Back on the Box Once Filled With Soap

If it were to be researched, I’d probably find out that I am addicted to true crime shows.  I’ll bet there is a term out there to describe that addiction too.  Something like “crime show addict” maybe.  Shows like “Dateline,”and “48 Hours Mystery.”  These are two shows that I never miss.  Never miss because if I can’t watch them at their regularly scheduled time, I record them.  And, I might add, I get annoyed when I’ve already seen the story on one show and now it’s on the other, which happens a lot.  The shows use different methods to reveal the “plots” though.  After watching the shows, I’m usually bothered by the fact that the defendants are convicted usually on nothing more than circumstantial evidence.  It also happens a lot.  I say this a lot too, “How could they possibly convict him/her with no evidence?”  I say that to no one in particular.

Back on March 29th, I watched a “48 Hours Mystery” that didn’t just bother me a little, I became incensed about the outcome of the case, and it lasted for days.  I searched online and read every scrap of evidence, court document and newspaper account that I could find.  The case, in my blog titled “…And Justice For All,” is the Ryan Ferguson murder trial.  A trial for the murder of Sports Editor Kent Heitholt of the Columbus, Missouri, Tribune.  A conviction earned mostly using the testimony of a witness that was, first,  given a deal by the prosecution, and second,  didn’t remember the murder until a year later in a dream he allegedly had.  Ryan has been denied seven appeals as witnesses have recanted testimony, new evidence has been found, new witness statements made, and obvious problems with the timeline of the crime have come to light.

When I wrote the story I got a comment from a reader in the area who was familiar with the case.  She said at the time she felt that Ryan was guilty, but over time had changed her mind.  The 48 Hours episode had made her rethink the case.  She told me that shortly after the murder “… the police visited Columbia bars with a mug shot picture. They had told the boyfriend of a friend of mine that they were interested in talking to a member of the MU football team because the victim was a sports reporter. I remember thinking that the mug shot looked like the QB.”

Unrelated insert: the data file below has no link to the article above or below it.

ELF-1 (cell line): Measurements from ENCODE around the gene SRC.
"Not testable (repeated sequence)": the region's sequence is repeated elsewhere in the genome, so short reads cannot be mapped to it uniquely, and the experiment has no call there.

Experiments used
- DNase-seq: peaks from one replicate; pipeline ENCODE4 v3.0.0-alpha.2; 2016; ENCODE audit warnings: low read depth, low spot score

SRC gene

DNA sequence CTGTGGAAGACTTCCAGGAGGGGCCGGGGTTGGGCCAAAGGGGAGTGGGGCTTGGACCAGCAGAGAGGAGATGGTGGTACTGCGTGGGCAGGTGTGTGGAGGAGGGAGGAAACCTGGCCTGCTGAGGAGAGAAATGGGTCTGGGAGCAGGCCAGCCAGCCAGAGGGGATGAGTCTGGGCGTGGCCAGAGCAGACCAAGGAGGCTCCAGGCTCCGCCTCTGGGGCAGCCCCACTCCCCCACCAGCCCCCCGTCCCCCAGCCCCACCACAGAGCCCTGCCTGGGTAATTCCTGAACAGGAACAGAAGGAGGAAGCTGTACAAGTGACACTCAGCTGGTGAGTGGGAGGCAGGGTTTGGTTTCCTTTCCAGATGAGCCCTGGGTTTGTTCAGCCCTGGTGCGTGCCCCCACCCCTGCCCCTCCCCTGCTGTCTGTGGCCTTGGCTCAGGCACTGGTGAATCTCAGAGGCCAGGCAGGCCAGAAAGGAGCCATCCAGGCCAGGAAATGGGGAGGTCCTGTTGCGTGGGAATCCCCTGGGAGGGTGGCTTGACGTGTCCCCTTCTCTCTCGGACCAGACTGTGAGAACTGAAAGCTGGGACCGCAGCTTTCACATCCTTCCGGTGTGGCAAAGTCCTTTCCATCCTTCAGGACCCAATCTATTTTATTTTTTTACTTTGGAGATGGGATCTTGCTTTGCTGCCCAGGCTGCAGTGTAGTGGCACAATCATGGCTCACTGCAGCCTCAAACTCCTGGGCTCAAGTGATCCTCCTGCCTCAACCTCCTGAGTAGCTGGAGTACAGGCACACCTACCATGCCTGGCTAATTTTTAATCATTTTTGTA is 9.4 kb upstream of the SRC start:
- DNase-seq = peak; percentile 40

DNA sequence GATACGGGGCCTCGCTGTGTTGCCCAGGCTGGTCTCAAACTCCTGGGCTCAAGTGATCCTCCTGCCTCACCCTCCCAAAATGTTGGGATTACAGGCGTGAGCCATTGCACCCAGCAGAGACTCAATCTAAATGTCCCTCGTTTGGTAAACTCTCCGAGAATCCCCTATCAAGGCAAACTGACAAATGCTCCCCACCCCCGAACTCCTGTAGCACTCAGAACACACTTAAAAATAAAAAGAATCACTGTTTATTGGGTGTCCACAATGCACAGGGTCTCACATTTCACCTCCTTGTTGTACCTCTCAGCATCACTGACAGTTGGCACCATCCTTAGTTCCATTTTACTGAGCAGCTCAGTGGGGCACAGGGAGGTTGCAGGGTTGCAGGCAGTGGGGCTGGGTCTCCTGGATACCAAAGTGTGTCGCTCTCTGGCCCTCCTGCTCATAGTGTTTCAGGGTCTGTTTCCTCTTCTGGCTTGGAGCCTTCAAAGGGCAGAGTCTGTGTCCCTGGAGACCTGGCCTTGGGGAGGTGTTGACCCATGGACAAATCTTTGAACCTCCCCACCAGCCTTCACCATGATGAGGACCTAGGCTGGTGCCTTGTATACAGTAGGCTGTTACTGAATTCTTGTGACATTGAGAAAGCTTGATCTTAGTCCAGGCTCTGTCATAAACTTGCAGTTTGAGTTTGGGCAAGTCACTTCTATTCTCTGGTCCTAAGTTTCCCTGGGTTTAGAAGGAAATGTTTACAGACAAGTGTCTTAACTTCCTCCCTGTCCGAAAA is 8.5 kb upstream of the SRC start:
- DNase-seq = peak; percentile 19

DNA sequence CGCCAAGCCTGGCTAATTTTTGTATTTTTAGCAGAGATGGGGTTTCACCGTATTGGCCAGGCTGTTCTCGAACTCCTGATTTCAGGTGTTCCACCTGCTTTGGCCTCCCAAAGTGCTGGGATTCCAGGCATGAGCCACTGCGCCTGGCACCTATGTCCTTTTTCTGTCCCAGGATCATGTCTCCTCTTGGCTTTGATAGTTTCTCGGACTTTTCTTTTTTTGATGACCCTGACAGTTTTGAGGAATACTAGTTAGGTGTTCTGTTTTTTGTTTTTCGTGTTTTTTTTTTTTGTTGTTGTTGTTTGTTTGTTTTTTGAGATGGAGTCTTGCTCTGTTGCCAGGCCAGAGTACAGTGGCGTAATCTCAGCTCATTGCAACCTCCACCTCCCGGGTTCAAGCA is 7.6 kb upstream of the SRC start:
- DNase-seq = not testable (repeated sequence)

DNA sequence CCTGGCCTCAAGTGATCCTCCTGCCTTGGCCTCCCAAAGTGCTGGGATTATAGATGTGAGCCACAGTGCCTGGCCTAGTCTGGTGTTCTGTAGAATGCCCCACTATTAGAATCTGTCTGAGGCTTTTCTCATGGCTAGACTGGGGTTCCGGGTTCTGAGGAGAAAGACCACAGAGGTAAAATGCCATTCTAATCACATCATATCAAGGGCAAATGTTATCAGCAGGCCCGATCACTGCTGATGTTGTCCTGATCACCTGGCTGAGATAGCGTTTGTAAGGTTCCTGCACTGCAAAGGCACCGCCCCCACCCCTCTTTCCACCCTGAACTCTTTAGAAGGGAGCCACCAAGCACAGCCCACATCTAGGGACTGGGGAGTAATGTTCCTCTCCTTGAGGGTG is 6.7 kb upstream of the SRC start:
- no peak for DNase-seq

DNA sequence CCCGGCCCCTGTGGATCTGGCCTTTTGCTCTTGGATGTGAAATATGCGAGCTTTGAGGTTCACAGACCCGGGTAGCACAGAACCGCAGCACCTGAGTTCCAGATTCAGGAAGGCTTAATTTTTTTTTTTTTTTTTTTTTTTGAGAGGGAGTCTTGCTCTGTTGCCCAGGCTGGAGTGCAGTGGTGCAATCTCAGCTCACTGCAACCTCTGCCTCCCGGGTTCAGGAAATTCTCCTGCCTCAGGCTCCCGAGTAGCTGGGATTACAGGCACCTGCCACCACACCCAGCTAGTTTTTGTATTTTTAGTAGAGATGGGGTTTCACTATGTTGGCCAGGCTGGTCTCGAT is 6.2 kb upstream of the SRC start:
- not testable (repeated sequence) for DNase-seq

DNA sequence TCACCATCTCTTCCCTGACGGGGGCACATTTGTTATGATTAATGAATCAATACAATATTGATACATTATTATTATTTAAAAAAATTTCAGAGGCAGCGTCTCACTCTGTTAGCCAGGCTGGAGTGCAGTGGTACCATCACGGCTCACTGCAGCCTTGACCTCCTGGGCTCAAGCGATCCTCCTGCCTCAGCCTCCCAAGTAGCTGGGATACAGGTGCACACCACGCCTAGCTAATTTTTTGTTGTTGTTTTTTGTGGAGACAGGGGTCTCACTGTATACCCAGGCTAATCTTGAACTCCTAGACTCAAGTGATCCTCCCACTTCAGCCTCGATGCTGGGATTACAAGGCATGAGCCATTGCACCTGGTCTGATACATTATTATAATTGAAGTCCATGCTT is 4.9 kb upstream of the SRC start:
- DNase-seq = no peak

I have to agree somewhat, but does the police sketch look a lot like Ryan Ferguson as well?  Clearly Ryan doesn’t look at all like the quarterback at MU, right?

Kathleen Zellner, Photo by Ann Kristen

Famous Defense Attorney Kathleen Zellner, has finally won Ryan Ferguson a new day in court.  An evidentiary hearing is set for the case on October 25th, in an attempt to vacate the 2005 conviction.  It took two years of legal manuvering, but a judge will hear co-defendant, the “dreamer” (my nickname), Charles Erickson recant his trial testimony.  He’s still indicating that Ryan was at the crime scene, but insists that he did nothing to the murder victim.   He originally said that Ryan had strangled the victim after he had initially beat up the victim with a tire iron that was never found.  Erickson also was fed information by police.  Captured on video, police tell Ryan what the victim was strangled with, because Erickson DIDN’T KNOW.  He was totally surprised on the video when he was told that it was the victim’s own belt.  The evidentiary hearing date is set for October 25th and could last five days. 

The case scares me.  Can you really be sentenced to 40 years in prison for killing someone, because a friend says you did it?  Jurys can decide the innocence or guilt of someone without real EVIDENCE.  It’s been proven time and again.  In fact, in this case, forensic evidence at the scene doesn’t match either of the co-defendants!  Common sense should tell you that a confession from a drug user with a dream sequence and clear evidence that he was fed information by police, with no forensic evidence to support it, should not be sufficient to convict of 1st degree murder.  Even the prosecution’s motive is called into question.  They say the boys killed Keith Heitholt to rob him, because they needed money to go back to a bar that was already closed.  How does this happen?